Password salting is a technique for making passwords harder to crack by adding random values to the stored password hash.
However, in order to understand password salting and its benefits, it is necessary to understand how Windows stores passwords and some of the risks associated with storing passwords in this manner.
Password hashes and where it lacks security
When you create a user account in Windows, the operating system does not actually store the account password. Otherwise, it would be too easy for malware, cybercriminals, or even dishonest administrators to simply track down user passwords.
Instead, passwords are hashed before being stored. In other words, a mathematical formula is used to turn passwords into hexadecimal strings. It is these strings, or hashes, that are stored rather than the password itself.
When a user attempts to log on to a system, they are prompted for a user name and password. When the user types their password, the password they typed is hashed using the same formula used to create the stored password hash.
At this point, the hash of the password the user just entered is compared to the hash of the stored password. If the two hashes are identical, the user has entered the correct password and is therefore authorized to log into the system.
The problem with password hashes is that they can make it easier for an attacker to find a user’s password. Long passwords can make brute force password cracking impractical or impossible. However, an attacker can use a password hash as is, avoiding brute force cracking altogether.
The reason this is possible is that Windows does not use a unique hashing algorithm on every system.
Suppose for a moment that you created an account and then looked up the hash of that account’s password. If you were then to create a different account on a completely different system, but used the same password as before, both accounts would have identical password hashes.
Cybercriminals know this and have created huge databases of passwords and their corresponding hashes. This means that if an attacker wants to crack an account’s password, all they have to do is check if the hash of the password is listed in their password database.
If the hash is present in the database, then they can use a simple table lookup to find the password that matches the hash, without the hassle of a brute force crack.
Increase the security of your passwords stored in AD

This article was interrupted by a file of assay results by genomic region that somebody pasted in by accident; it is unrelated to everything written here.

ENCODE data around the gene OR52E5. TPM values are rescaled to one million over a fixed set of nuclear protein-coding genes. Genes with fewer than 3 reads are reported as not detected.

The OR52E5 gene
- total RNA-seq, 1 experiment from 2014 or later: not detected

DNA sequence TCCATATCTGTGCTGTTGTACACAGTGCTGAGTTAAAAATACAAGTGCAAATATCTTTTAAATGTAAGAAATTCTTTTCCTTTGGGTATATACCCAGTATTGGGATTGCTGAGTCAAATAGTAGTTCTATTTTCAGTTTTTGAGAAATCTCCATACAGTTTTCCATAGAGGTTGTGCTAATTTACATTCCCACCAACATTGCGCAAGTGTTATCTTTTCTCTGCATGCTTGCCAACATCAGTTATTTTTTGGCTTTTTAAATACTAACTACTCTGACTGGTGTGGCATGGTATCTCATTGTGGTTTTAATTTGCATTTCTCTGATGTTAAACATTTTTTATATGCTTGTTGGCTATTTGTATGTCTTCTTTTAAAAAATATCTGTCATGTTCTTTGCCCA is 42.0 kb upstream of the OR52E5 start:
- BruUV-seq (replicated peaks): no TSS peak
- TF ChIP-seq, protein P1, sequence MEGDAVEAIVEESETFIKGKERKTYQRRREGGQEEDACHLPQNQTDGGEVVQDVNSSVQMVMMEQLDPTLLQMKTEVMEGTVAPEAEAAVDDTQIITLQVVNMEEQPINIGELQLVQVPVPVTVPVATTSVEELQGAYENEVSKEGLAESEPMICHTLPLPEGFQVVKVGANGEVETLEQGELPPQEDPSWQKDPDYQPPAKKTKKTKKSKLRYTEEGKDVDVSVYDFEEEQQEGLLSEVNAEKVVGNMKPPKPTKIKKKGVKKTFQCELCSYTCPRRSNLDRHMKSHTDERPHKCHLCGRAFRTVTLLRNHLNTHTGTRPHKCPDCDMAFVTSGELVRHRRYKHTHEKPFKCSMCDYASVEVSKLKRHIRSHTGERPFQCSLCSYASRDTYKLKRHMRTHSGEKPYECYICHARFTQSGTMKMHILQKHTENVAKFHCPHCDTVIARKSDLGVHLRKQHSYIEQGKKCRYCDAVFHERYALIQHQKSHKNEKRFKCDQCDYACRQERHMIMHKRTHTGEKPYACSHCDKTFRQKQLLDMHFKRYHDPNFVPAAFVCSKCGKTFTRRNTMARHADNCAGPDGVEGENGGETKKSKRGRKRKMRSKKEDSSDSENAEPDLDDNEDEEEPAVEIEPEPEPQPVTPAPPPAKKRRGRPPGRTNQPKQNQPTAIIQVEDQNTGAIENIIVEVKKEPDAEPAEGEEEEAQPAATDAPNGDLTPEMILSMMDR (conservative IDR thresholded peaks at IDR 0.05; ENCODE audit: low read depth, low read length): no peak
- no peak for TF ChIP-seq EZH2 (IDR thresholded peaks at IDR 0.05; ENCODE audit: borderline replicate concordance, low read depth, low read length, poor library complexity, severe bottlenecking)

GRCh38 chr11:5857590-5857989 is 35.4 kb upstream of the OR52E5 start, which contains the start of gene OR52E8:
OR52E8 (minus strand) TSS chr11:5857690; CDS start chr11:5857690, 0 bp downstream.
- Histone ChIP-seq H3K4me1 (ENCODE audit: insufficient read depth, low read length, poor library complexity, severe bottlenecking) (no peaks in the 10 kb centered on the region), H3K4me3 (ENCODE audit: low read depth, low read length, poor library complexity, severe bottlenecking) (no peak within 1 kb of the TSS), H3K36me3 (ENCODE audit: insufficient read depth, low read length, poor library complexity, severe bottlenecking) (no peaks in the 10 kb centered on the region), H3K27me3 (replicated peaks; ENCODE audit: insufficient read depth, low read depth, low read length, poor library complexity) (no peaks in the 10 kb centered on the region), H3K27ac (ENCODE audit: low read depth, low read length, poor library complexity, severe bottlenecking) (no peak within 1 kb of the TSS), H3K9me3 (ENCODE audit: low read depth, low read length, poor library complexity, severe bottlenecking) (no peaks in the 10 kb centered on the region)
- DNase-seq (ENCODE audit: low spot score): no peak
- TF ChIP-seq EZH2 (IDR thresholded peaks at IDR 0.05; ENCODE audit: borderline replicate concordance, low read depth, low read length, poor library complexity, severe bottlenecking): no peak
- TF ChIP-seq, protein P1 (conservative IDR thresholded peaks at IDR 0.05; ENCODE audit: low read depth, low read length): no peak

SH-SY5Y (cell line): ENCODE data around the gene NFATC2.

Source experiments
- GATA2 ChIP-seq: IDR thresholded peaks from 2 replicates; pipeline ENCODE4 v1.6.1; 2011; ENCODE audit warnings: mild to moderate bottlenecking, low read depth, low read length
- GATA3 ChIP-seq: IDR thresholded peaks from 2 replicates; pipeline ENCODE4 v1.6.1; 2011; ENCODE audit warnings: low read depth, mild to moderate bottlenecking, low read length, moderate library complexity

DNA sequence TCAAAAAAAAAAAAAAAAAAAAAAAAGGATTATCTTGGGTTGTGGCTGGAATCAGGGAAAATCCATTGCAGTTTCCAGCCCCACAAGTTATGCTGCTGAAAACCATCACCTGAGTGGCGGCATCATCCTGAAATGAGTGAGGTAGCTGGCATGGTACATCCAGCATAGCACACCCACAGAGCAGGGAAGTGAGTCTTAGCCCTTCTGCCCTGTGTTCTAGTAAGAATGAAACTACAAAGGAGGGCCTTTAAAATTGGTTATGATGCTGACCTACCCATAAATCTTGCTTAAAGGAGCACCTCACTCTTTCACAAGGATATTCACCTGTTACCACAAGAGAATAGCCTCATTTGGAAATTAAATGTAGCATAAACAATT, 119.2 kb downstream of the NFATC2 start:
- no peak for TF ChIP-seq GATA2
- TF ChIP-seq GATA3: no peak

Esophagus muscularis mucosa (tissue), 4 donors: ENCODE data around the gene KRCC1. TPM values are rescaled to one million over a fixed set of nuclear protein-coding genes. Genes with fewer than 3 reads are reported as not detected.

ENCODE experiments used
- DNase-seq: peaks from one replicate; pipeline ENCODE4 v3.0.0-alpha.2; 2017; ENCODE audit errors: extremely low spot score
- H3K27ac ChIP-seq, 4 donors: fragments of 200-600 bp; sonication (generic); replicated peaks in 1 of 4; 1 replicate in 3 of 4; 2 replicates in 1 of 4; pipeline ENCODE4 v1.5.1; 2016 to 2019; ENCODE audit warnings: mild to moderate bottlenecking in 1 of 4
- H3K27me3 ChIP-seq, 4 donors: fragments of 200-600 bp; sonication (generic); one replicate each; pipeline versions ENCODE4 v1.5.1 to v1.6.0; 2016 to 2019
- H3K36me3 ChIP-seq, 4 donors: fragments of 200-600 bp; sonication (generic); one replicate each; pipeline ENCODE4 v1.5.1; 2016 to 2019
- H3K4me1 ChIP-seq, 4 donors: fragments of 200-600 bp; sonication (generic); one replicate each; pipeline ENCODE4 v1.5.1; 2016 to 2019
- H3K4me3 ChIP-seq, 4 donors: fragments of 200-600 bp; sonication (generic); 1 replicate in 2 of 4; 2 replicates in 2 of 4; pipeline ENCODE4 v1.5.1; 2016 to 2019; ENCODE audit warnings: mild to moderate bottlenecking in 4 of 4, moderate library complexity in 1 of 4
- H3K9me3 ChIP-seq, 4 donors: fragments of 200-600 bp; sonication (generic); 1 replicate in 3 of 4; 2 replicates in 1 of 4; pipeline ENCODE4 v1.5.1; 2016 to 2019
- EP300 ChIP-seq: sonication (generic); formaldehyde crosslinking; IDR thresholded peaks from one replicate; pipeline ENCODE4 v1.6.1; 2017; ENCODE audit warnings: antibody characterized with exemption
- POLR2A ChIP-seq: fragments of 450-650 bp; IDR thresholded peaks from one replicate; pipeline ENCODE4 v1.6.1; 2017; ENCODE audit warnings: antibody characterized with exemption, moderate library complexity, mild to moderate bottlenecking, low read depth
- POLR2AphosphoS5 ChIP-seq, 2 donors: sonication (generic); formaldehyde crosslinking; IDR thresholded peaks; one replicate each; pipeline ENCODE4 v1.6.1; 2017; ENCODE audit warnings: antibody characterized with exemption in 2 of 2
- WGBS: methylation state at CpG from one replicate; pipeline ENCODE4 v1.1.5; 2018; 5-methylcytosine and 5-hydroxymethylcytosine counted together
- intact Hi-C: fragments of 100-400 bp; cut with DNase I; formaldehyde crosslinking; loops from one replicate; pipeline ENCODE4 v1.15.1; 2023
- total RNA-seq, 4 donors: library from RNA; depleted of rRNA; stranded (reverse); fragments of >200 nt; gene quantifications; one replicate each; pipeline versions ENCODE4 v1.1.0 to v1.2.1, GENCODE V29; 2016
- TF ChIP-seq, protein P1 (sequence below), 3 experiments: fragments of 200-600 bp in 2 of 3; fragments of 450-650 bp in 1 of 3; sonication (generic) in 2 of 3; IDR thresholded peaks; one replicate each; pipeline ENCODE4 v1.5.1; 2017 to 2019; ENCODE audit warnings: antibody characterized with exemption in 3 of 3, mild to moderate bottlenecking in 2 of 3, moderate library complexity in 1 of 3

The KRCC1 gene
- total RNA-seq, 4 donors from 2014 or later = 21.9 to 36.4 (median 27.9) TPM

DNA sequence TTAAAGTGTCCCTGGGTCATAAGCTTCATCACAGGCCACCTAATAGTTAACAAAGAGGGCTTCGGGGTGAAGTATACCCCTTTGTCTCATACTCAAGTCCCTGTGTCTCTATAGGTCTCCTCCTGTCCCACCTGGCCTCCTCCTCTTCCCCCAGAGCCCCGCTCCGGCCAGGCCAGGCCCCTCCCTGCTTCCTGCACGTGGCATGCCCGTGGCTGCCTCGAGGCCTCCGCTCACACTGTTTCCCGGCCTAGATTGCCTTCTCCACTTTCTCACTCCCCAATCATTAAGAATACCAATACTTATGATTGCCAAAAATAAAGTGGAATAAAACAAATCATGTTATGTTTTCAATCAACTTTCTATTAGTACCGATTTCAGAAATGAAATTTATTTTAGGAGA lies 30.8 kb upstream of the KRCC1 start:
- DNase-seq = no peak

This is where password salting comes in. A salt is an added value to the user’s password. This happens behind the scenes without the knowledge of the user.
Adding a salt causes the hash of the password to change, which makes it much more difficult to use a table lookup as a means of cracking the password.
When properly implemented, the salts are randomized, with a different salt being used for each user. This means that even if two users in your organization have identical passwords, their password hashes will be different because a different salt was used for each.
Disadvantages of password salting
Using password salts can be a very effective way to protect your organization’s user accounts. Even so, password salting has at least some drawbacks.
- Password salting is not fast
First, the salting process is computationally intensive. As such, salting can slow down the user authentication process, especially in situations where domain controllers are under-provisioned or a large number of users attempt to login at the same time.
- Password salting is not a beginner level protocol
Another disadvantage of password salting is that it can be difficult to implement. The Windows operating system does not natively integrate a salting mechanism. According to Microsoft, “Neither the NT hash nor the LM hash are salted”. As such, salting will require the use of third-party software.
Secure alternatives to password salting
Of course, it is possible to secure your organization’s passwords without resorting to password salting. Specops password policy for example, contains tools to prevent users from using weak passwords.
This means not only enforcing password complexity requirements (even beyond what is possible using only Windows), but also preventing users from choosing passwords susceptible to dictionary attacks than word salting. password would normally prevent.
More importantly, Specops maintains a database of over 3 billion passwords known to have been compromised.
The Specops password policy actively compares user passwords against this database to see if the user is using a compromised password, then forces a password change if necessary. You can test the Specops password policy in your Active Directory with a free trial, anytime.
Remember that array-based lookup attacks are only effective if the user’s password hash is listed in the array. The Specops Password Policy can help prevent users from using passwords known to be vulnerable to these types of attacks.
The result is a level of protection comparable to password salting, but without the hassle of managing salts.
Sponsored and written by Specops software